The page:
Indian Coffee House (ICH), the earlier avatar of Coffee Board, took the MTR experiment to the next level. “They started the first coffee house in Mumbai in 1936 and later, in other parts of India that drank only tea,” says Datta. They served quick eats unlike in a European cafe but the culture around ICH out-lets was deeply political, especially in Lucknow and Delhi. By the time ICH opened on MG Road, in 1959, another home brand had created loyalists for its `Koshy’s Koffee’ to the accompaniment of languid conversations or heated discussions. Koshy’s or Parade Café also spawned similar out-lets like Thom’s Café and Fatima Café and Caterers.

“We were one of the first places with a jukebox,” recalls VT BIG PICTURE Pies. Sved Aslf A CITY BINGEING ON COFFEE: (Clockwise from top) With wifi and decorated interiors, Coffee Day remains a favourite of the city’s youth; The first Coffee Day outlet opened on Brigade Road in 1996 as a Coffee Day Cyber Cafe; Old-timers continue to haunt establishments like Koshy’s; Retaining traditional roots in a swiftly changing cultural landscape, Kalmane Koffees serves many traditional brews Francis, son of Fatima Café founder VP Thomas. Collegians of a certain vintage remember heading to these places to spend whatever little money they had on jukeboxes and catching the eyes of young women collegians in the 60s and 70s. For the Anglo-Indian community around these cafes, Sunday ritual consisted of going for mass and a South Indian breakfast with coffee.

But the winds of change came soon enough: “It was migration and television. This need for burgers and cold coffee came from TV,” shrugs Francis. While increasing western influence brought in the pub culture in the 1980s, a new wave of migrants in the 19q0s changed traffic and residential patterns. Once the Anglo-Indian community moved out to far-flung suburbs, Fatima Café became a restaurant and bar, and now a hotel.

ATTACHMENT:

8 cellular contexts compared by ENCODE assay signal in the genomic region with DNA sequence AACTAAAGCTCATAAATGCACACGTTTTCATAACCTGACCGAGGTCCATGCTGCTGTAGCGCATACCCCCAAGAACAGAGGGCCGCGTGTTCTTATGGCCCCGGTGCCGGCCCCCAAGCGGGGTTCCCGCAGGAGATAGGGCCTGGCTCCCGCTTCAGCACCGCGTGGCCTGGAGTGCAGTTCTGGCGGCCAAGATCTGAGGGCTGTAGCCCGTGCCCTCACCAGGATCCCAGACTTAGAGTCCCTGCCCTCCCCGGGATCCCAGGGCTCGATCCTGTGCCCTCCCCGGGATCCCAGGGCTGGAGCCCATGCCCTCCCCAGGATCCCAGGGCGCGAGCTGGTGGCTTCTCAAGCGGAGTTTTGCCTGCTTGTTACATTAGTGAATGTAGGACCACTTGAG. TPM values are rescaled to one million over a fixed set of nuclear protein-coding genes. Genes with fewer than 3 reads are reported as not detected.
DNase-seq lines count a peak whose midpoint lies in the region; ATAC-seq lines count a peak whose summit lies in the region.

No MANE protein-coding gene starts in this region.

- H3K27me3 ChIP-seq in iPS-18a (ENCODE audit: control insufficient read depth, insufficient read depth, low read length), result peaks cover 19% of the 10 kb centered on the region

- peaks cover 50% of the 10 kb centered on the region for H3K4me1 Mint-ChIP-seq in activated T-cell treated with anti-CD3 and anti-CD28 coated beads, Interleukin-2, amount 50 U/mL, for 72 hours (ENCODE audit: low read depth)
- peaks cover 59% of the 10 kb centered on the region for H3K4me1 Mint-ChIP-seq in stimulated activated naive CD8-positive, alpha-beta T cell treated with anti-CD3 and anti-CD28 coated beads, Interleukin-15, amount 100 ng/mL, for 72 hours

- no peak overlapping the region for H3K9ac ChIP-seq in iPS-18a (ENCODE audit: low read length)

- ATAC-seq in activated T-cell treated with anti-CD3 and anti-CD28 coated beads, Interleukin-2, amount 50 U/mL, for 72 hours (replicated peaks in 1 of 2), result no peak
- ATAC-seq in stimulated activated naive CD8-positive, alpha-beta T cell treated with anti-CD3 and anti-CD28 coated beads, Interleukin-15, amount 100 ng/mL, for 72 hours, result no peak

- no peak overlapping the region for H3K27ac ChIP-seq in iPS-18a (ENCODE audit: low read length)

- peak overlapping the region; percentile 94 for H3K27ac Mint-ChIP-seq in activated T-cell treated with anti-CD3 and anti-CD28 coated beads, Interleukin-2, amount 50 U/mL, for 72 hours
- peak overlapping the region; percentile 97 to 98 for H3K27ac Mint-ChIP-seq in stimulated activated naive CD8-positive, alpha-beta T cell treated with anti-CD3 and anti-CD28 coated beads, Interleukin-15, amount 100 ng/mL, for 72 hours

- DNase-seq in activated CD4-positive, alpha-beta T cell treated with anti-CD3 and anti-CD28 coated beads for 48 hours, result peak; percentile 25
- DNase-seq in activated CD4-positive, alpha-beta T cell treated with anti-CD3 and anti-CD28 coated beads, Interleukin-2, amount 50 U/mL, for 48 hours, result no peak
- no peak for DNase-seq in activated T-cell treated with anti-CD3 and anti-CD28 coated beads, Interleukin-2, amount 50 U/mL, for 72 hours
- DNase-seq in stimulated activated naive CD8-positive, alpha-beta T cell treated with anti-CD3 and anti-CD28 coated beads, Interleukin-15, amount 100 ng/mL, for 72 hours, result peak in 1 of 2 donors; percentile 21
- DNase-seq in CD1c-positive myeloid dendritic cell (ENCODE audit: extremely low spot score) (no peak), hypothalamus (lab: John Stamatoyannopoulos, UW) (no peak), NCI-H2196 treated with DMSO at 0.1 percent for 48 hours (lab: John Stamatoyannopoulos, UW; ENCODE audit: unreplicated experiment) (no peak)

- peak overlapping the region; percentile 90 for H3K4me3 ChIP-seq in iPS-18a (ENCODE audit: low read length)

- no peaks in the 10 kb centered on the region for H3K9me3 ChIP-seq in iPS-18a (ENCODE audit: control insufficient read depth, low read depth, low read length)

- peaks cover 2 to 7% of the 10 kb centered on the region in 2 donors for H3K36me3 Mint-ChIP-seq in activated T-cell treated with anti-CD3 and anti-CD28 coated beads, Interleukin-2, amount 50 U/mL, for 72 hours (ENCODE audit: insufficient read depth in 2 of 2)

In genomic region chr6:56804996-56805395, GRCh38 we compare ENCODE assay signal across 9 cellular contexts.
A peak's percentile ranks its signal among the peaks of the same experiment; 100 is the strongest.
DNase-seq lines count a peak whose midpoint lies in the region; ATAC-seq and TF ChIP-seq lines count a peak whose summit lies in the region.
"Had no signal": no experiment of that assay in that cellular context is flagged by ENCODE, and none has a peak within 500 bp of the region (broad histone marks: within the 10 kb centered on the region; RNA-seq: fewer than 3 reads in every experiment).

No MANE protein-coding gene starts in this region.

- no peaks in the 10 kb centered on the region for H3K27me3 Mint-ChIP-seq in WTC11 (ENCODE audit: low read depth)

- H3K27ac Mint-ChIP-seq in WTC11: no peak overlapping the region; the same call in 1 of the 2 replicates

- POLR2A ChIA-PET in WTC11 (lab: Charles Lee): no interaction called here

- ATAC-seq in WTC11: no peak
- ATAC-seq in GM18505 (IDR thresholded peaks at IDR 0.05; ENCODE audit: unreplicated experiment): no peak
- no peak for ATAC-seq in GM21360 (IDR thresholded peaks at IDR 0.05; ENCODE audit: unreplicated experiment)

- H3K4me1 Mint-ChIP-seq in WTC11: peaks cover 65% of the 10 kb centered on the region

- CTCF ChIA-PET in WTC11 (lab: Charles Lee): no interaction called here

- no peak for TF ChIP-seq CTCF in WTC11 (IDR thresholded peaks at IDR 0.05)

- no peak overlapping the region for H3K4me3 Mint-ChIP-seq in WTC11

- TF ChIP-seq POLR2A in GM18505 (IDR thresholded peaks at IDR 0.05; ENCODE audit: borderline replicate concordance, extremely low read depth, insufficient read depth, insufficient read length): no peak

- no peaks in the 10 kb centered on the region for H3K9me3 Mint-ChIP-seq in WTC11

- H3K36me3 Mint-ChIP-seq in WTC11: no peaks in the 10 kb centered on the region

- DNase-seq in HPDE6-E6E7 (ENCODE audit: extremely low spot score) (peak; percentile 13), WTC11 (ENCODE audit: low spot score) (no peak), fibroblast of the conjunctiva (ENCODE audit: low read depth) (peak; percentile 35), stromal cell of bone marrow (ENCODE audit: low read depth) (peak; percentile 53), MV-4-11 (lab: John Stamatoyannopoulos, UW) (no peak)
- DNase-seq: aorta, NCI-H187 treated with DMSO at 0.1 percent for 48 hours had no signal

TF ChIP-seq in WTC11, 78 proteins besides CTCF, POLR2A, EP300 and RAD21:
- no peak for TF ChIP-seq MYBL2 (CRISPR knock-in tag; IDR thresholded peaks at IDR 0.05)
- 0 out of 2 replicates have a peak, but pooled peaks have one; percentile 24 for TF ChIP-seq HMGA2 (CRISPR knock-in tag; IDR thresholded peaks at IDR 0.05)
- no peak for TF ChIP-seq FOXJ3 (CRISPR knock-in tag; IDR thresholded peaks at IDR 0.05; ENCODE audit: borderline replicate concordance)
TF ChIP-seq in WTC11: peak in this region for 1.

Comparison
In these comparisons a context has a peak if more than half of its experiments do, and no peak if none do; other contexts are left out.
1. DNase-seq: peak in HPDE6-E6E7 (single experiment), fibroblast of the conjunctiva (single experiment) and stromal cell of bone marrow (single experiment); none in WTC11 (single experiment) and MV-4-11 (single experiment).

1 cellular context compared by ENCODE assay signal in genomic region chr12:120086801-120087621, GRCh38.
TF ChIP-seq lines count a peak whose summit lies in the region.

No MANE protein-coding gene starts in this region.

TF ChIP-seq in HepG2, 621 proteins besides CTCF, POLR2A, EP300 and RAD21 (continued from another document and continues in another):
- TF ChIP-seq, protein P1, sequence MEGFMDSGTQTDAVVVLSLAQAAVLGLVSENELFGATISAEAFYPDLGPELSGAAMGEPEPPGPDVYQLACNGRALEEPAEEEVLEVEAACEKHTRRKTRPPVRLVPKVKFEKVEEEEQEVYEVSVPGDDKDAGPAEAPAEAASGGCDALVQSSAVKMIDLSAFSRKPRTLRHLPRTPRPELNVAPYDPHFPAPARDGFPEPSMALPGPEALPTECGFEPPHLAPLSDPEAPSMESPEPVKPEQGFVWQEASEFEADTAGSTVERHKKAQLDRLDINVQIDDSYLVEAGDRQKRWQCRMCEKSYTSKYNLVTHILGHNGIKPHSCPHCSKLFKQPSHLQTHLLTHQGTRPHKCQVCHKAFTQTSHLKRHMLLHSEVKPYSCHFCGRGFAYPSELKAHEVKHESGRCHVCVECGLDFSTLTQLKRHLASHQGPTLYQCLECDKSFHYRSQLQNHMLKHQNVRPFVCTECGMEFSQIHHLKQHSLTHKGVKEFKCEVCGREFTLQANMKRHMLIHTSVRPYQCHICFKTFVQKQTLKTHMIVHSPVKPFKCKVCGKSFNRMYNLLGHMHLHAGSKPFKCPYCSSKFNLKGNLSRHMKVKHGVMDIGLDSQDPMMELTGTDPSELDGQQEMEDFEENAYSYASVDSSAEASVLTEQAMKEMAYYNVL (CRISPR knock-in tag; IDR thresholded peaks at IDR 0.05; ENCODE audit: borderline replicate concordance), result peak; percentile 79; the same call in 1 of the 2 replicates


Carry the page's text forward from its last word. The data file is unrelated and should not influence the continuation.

“Cafes need to be in a really quiet area where you can sit and talk, or a crowded area with foot-falls,” says Francis. It is this formula, coupled with desi adaptation of American Starbucks chain that aided the successful entry of Café Coffee Day (CCD) and similar city chains like Java City and Kalmane Koffees.

It also helped that by the 1990s the software sector had placed close to 30,000 new residents in Bengaluru to work in MNCs like IBM, Compaq and Infosys. To CCD’s Siddhartha, it looked like the best time to open a café that offered the city’s first cappuccino on Brigade Road in 1996. “We got 15 IBM computers with 17-inch monitors, and a La Cimbali espresso machine for Rs 7 lakh from Italy” says Siddhartha.